Not long after that, Fichtner decided to write a movie in which he and Coates could play the leads. He developed the idea for “Cold Brook” and approached another close friend, DeVore. Fichtner shared his idea with DeVore years ago, and the pair met regularly at Fichtner’s home to work on the script. The writing process took nearly a decade. In 2016 and 2017, Fichtner lined up investors and other producers to fund and work with him on the film, which he was determined to shoot in Western New York. (“Cold Brook” isn’t based in Buffalo, but the small-town feel of the movie fits well here.)
The shooting of the movie itself was an intense several weeks for Fichtner, who was balancing directing duties with acting and producing. By the time filming wrapped in late July 2017, he felt a sense of relieved accomplishment. He didn’t yet realize the work that was to come.
“I thought preproduction and shooting the film was climbing the mountain,” Fichtner said. “When you finish it, the next couple of mountains after that, they’re just as big.”
The postproduction and sales process threw Fichtner into the tiniest details of filmmaking, from working out deals for music rights to purchasing hard drives to store copies of the film. At every point, he aimed for perfection, even if the cost was high.
One year after shooting wrapped, for example, the final edits on “Cold Brook” were finished. The budget money was spent, and the film was – in Hollywood parlance – locked.
In other words, finished.
“We locked the film off,” Fichtner said. “I’m excited. So what do I do? I watched it 32 days in a row.”
Fichtner sat in the office he keeps in his garage and watched it every night, usually with a glass of red wine and a notebook. He wrote 56 notes. “Little things,” he said. “The last scene I cut out, I was missing it.”
Fichtner wasn’t OK with letting those 56 notes go. He wanted to fix them — and he could, because it was his movie. But the cost would be high – many thousands of dollars – and “Cold Brook” is an indie film. There’s no big studio behind it. The money would need to come mostly from Fichtner, with the help of the producers closest to him.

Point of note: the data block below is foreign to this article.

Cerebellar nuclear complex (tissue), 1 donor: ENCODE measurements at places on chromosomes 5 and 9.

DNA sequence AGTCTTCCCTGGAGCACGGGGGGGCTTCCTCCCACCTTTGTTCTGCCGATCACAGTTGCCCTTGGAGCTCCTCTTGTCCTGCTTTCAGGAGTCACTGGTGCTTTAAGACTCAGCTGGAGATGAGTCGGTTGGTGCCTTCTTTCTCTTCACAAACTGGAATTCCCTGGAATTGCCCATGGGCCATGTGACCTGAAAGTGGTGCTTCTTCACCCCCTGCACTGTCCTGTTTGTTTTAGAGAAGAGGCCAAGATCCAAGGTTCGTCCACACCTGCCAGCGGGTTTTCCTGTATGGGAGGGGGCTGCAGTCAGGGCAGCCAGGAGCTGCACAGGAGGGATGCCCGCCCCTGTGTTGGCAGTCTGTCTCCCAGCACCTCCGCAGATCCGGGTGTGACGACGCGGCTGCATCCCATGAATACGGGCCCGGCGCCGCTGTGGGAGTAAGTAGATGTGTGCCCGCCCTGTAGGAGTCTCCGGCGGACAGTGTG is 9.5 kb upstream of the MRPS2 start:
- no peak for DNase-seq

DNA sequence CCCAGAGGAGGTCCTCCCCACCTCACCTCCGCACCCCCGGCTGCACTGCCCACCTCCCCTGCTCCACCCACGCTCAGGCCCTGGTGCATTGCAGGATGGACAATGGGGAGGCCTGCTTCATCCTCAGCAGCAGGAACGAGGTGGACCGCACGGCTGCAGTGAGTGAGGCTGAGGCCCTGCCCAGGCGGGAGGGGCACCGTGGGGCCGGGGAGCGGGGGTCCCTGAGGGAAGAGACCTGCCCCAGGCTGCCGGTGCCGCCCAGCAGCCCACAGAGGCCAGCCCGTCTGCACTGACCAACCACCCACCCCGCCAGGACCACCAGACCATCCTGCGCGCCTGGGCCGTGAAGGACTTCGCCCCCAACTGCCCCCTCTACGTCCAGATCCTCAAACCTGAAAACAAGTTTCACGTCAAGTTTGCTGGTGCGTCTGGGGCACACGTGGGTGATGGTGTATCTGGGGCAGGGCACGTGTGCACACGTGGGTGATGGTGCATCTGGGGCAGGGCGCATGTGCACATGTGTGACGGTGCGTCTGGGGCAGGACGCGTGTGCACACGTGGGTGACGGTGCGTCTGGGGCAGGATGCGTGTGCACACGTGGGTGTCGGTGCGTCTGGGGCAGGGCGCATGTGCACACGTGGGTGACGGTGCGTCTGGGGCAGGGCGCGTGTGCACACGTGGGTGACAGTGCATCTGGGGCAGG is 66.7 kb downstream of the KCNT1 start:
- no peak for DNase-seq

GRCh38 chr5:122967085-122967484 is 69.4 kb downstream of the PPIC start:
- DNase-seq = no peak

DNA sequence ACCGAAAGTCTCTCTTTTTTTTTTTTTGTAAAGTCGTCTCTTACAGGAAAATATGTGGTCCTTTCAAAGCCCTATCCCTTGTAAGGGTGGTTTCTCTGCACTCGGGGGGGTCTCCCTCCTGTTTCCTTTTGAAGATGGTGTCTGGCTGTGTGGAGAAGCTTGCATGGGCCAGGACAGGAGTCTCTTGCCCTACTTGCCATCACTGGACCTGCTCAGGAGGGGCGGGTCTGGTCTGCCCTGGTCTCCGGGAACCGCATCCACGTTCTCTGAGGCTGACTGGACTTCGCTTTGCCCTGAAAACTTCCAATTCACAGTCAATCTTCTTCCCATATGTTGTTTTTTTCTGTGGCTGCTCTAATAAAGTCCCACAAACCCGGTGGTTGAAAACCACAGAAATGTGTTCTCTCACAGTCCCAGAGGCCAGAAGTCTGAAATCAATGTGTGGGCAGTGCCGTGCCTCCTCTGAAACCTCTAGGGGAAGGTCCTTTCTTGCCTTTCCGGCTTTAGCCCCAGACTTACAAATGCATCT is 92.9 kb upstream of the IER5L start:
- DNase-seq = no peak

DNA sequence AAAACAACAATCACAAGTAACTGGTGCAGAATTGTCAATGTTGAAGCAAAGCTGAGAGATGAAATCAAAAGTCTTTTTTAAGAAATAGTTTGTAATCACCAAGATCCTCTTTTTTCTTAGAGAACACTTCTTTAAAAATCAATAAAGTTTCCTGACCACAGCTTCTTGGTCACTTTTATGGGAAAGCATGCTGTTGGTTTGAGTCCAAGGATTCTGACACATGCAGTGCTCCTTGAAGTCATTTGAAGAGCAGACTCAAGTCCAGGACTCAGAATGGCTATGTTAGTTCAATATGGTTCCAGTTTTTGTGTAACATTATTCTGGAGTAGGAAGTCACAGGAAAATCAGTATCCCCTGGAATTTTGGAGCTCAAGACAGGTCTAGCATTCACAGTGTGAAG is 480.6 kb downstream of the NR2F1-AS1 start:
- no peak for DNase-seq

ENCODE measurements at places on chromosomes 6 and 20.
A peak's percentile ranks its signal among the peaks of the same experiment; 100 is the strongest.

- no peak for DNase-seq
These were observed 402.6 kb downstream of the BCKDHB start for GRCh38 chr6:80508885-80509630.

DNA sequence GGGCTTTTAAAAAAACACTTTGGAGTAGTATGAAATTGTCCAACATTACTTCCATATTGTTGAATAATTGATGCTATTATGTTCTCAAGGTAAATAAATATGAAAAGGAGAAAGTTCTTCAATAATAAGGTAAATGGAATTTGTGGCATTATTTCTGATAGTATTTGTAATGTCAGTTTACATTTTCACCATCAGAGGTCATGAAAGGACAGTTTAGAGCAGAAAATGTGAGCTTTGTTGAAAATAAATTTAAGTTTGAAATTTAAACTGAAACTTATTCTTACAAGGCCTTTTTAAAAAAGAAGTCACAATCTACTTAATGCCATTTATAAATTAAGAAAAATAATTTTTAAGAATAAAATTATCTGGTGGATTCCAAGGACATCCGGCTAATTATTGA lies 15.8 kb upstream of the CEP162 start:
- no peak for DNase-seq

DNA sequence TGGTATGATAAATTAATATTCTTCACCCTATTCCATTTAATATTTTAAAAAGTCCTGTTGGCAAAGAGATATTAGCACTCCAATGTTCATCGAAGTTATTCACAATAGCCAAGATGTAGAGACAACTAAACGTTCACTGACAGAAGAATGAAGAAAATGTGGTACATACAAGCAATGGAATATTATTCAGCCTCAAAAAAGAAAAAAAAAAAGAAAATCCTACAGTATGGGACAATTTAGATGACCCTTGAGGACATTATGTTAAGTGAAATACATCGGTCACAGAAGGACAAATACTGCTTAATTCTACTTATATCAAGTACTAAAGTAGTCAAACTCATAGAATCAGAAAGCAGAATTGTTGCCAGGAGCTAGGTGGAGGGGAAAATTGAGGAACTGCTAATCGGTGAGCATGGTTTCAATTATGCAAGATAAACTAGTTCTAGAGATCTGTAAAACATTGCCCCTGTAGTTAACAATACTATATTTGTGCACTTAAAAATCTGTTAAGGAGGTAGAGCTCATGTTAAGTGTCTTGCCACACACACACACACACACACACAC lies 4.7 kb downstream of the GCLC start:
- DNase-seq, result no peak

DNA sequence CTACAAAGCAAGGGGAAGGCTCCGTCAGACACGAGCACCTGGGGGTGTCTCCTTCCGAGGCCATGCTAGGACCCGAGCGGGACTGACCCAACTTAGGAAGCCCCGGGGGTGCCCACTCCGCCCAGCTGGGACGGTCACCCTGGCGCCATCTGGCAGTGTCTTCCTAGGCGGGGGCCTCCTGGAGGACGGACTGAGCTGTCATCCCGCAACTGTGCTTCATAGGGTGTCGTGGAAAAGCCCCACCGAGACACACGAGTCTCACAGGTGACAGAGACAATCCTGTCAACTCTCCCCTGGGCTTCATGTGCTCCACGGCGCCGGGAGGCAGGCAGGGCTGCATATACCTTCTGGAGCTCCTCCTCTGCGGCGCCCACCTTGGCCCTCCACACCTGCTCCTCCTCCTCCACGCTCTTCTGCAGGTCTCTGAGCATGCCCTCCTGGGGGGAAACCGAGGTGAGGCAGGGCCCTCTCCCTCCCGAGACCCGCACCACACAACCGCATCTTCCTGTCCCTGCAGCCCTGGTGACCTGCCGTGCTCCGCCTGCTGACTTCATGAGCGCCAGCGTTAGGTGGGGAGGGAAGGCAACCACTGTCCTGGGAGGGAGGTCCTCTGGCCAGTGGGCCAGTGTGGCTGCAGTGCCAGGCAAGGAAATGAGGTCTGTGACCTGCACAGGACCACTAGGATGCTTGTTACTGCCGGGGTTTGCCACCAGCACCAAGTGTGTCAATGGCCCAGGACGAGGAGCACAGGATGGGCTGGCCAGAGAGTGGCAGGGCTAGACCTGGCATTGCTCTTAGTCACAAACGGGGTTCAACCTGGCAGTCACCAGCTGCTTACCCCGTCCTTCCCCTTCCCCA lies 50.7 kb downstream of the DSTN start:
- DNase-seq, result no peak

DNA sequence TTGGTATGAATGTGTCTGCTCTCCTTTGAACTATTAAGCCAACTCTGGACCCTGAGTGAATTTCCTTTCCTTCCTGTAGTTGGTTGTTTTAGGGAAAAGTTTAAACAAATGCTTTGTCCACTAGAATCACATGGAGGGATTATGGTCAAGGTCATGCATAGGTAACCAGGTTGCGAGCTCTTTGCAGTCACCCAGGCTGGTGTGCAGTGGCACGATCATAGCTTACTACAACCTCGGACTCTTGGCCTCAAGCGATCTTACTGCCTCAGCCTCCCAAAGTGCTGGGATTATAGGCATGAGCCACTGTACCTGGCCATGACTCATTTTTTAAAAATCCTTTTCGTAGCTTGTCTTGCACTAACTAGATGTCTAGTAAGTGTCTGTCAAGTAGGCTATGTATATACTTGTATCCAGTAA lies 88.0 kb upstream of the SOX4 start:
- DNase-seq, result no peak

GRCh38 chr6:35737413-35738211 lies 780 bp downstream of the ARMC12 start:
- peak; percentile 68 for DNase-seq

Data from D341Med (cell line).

Fichtner talked to his wife, Kymberly Kalil, who is an actress: “I looked at my wife – thank God, she’s an angel, and really understanding, and said, ‘Honey, I’ve got 56 notes, and we’ve got no budget left.' ”
“I know,” he said she told him. “I know. Go fix your movie.”
He did. “I had to reopen the film,” Fichtner said. “Not inexpensive to do. It’s not even like it was an option. I’d think about it forever. Now I watch the film and I don’t think about it at all.”
Sitting at Spot, sipping his latte, Fichtner reconsidered what he just said.
“There is one little moment,” he clarified. “Just one little tiny thing. But when that one got cleared up, I’d think of another one.”
Coates, who supported his friend in making that extra round of edits, said, “I know Fichtner. He’s not going to be happy with anything unless it’s 1,000%, all he had to give, with all of us backing him, whether it’s monetary changes or time changes to make that movie, to hand it over knowing that he left nothing behind. Bill can sleep really soundly every night knowing he left nothing behind.”
The people closest to Fichtner know he wants to do it again.
“We sat in a Buffalo bar one night the first week of production, and I said to Bill, ‘I think you just found your future,’ ” said DeVore, Fichtner’s co-writer. “His response was, ‘The rest of my life, Cainers.’ “We both knew that we were talking about him directing.”
Writing, too. Shortly after wrapping “Cold Brook,” he called a writer friend in Los Angeles and said, “I have an idea for a story.”
This story is slightly autobiographical. It involves something that happened 1967 on the lake in Angola. (Fichtner won’t elaborate on the storyline; he also kept the plot of “Cold Brook” quiet until it started showing at screenings.) Fichtner’s friend is nearly finished with the script, and they are revising it together.
“I think ‘Cold Brook’ is the beginning of the rest of what I do,” he said. “Just because you made one film, it’s not like you make one film and all of a sudden you’re on higher ground to make another one. Experience, yes. But you reclimb the mountain.
“It would be a tough journey all over again.”
Fichtner isn’t really looking to relax. He’d rather tell you a story.